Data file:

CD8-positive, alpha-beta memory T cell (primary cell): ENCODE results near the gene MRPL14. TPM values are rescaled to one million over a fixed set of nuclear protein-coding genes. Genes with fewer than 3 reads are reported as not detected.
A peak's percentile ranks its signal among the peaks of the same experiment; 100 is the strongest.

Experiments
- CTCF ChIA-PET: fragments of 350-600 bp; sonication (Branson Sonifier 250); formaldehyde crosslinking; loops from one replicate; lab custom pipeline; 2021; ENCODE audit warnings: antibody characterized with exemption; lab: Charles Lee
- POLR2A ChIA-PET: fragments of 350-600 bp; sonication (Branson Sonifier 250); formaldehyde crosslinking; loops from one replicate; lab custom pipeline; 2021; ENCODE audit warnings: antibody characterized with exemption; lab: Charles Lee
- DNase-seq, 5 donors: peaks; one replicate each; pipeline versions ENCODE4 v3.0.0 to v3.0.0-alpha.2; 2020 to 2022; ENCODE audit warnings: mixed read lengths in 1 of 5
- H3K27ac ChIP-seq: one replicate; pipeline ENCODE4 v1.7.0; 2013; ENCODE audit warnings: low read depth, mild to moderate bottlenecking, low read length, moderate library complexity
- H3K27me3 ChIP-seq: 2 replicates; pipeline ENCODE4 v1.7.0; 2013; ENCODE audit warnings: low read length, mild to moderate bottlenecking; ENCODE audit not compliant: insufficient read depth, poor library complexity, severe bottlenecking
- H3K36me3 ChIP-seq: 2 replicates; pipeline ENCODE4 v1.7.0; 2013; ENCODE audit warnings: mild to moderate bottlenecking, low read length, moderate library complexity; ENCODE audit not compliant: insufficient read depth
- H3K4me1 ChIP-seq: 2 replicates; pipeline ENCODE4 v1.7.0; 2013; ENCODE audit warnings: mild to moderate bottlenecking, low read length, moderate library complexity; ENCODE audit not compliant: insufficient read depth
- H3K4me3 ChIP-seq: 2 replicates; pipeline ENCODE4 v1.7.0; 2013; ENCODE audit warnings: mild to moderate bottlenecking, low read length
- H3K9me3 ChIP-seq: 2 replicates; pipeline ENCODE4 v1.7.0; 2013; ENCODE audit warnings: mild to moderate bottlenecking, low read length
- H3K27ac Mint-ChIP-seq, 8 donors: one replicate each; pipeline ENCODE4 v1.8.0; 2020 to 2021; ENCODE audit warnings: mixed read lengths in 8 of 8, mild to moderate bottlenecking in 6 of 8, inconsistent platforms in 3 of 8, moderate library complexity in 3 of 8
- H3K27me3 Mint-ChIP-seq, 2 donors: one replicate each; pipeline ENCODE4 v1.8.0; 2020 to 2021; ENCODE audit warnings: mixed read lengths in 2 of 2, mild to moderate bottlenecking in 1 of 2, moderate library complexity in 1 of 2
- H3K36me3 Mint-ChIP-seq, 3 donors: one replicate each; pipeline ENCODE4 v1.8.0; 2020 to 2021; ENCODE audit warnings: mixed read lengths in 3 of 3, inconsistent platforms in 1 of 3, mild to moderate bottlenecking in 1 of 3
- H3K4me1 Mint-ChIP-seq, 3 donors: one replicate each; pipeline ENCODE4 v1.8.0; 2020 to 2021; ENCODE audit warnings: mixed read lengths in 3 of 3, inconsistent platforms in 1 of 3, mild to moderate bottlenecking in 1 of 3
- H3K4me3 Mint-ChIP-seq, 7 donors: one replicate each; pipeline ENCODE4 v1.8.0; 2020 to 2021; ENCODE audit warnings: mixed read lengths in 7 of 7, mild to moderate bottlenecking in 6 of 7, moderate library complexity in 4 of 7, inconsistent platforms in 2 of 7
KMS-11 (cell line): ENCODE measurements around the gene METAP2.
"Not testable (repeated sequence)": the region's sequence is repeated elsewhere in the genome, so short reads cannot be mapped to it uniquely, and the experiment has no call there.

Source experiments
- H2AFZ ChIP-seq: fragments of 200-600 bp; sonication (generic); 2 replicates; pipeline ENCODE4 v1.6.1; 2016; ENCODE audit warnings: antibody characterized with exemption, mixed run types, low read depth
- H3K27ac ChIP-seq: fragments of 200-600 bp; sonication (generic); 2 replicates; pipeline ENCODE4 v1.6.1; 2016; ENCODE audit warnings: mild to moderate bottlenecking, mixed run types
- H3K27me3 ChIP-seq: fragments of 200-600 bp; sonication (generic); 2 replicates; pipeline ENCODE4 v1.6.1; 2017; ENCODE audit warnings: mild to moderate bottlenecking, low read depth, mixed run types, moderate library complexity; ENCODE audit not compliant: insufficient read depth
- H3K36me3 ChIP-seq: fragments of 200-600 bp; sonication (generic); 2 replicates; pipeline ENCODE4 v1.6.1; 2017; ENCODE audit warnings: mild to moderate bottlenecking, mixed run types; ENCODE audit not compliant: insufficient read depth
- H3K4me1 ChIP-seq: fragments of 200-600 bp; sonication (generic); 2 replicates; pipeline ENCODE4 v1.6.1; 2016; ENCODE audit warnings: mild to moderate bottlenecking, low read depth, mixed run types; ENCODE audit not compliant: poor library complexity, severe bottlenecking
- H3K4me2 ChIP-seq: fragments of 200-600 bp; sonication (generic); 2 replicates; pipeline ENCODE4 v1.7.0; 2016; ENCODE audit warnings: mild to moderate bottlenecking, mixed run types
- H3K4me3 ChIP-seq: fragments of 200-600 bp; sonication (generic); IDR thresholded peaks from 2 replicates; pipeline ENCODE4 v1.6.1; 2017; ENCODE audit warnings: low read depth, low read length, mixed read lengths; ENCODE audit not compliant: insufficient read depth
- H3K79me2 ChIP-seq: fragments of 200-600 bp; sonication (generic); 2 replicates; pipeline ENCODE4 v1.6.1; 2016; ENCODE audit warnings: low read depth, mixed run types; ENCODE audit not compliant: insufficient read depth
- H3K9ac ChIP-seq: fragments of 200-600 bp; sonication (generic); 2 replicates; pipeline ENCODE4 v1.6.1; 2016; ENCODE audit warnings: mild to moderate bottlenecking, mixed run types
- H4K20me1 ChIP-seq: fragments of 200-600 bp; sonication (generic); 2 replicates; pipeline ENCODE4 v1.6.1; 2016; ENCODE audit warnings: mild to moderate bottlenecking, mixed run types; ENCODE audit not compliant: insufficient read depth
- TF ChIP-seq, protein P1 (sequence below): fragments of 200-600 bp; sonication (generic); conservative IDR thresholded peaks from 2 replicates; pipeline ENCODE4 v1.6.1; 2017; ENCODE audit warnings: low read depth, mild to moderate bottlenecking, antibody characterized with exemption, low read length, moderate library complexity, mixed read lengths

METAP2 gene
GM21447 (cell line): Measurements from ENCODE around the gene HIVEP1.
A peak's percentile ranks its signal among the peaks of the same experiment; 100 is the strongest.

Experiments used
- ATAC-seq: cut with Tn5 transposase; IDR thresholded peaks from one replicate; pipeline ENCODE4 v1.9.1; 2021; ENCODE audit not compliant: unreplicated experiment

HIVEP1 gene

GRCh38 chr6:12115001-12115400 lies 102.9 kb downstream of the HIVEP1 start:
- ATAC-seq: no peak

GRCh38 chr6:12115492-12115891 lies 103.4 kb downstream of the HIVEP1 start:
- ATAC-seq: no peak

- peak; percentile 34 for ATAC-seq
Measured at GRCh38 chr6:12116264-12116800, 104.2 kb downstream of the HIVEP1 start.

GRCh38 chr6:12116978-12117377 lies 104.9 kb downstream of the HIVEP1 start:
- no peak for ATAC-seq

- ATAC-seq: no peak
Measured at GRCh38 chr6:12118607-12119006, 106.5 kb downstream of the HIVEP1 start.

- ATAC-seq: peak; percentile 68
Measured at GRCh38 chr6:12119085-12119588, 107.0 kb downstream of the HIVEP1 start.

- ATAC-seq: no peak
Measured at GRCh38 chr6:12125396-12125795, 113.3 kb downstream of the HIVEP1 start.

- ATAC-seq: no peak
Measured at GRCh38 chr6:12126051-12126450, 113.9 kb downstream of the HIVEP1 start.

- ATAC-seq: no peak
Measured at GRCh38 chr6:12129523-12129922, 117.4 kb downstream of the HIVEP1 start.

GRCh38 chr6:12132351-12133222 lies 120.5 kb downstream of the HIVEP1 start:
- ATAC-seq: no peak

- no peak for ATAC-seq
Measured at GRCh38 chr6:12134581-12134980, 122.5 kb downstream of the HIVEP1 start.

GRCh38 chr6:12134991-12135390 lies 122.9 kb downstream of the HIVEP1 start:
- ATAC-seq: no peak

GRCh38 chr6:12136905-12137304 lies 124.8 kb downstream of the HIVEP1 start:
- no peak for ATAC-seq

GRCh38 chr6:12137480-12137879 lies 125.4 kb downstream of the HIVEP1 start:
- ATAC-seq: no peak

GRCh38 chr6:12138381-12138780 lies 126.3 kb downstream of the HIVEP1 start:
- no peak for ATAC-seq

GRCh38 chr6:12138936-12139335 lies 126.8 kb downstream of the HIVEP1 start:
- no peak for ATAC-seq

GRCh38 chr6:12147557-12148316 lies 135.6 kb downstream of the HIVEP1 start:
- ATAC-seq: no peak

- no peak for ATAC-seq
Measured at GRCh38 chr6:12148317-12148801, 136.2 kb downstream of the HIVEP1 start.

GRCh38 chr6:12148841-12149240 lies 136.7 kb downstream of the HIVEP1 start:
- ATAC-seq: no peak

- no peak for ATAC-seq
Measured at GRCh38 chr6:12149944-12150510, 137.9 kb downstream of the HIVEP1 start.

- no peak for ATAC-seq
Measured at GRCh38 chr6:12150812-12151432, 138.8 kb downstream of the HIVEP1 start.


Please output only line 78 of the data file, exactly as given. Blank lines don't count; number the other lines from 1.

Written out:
- no peak for ATAC-seq